High-Fidelity Simulation of Complex Suspension Flow for Practical Rheometry

PI Name: 
William George
PI Email: 
National Institute of Standards and Technology
Allocation Program: 
Allocation Hours at ALCF: 
22 Million
Research Domain: 
Materials Science

Flow properties of large-particle suspensions, such as concrete, cannot now be measured accurately in industrial settings. Flow simulations with many thousands of particles with a wide range of sizes and shapes in a non-Newtonian fluid matrix will enable the design of rheometers that will revolutionize the use of these instruments.

The project’s previous three-year INCITE award, granted in 2008, gave researchers the computing power to perfect their algorithms and to test parameters such as system size and the width of the size distribution of the suspended particles in a large-scale parallel approach. The researchers now seek to apply this capability to very large-scale parallel simulations needed to solve the problem of quantitatively extracting fundamental rheological parameters such as stress and strain rate from measured quantities such as torque and angular velocity in non-analytical rheometer and mixing geometries. Analysis and visualization of the simulated flow will enable the researchers to develop a fundamental framework to understand important physical mechanisms that control the flow of such complex fluid systems.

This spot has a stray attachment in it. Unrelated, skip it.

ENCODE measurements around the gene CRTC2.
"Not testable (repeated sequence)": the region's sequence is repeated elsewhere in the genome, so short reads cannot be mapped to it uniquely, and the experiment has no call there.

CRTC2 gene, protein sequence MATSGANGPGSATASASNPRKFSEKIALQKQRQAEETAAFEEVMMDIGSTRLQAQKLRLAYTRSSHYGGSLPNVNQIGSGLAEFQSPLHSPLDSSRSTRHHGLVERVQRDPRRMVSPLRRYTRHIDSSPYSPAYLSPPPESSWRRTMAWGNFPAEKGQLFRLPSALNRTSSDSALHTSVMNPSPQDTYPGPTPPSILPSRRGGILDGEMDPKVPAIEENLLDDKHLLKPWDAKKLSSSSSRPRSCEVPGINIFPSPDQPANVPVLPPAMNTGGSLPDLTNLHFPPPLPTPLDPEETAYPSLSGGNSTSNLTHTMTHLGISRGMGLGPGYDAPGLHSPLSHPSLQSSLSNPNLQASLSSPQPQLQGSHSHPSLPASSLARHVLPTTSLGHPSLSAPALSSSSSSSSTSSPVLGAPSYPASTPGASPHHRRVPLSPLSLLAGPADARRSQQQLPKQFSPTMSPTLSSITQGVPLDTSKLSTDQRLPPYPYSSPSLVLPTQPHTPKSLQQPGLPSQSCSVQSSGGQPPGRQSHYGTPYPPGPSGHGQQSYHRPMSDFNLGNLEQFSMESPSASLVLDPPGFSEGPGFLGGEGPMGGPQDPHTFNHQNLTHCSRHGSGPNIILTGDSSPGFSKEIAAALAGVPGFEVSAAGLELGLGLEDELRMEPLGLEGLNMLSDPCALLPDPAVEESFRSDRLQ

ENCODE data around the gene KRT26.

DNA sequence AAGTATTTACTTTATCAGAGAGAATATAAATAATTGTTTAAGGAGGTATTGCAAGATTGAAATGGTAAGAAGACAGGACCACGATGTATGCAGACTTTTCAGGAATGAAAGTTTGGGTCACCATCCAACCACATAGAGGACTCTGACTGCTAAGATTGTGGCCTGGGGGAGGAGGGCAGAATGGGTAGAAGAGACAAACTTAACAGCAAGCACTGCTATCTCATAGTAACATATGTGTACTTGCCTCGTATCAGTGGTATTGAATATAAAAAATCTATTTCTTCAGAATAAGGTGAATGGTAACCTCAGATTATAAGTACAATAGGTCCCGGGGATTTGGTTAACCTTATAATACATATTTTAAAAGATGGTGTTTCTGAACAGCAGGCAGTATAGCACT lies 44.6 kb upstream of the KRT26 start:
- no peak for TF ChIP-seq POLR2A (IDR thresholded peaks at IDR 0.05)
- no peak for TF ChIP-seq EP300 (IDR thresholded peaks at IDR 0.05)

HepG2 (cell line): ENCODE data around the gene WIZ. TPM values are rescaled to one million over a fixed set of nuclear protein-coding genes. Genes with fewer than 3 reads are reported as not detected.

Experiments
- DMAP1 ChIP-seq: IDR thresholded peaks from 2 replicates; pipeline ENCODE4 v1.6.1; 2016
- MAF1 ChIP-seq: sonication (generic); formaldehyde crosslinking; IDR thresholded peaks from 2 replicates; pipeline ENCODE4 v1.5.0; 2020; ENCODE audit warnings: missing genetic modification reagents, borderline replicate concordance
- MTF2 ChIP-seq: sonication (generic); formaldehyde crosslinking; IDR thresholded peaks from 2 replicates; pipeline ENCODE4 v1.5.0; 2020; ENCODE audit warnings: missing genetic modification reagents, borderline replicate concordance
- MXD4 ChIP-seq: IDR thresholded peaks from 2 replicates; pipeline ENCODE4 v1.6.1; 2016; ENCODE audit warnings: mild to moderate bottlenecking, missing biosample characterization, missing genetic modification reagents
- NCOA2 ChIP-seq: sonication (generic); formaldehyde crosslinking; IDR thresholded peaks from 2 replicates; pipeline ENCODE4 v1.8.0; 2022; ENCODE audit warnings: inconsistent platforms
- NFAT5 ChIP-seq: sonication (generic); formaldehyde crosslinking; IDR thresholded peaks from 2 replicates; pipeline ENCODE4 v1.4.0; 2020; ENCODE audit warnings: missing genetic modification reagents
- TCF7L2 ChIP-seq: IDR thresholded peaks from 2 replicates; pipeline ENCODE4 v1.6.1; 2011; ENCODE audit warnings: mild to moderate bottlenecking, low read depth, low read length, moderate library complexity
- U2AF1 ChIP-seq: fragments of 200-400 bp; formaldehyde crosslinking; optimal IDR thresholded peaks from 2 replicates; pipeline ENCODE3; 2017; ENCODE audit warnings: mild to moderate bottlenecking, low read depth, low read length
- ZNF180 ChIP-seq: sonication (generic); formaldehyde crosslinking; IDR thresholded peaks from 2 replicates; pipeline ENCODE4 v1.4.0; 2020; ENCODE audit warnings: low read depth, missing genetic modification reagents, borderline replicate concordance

Results from this study will advance the science of dense suspensions and enable the measurement science needed for rheometer design for these systems. This will solve a critical outstanding problem in the cement and concrete industry, and will also have an enormous influence on the wide array of industries that use vane rheometers and mixers, from food processing to water treatment, to coatings, and to pharmaceuticals.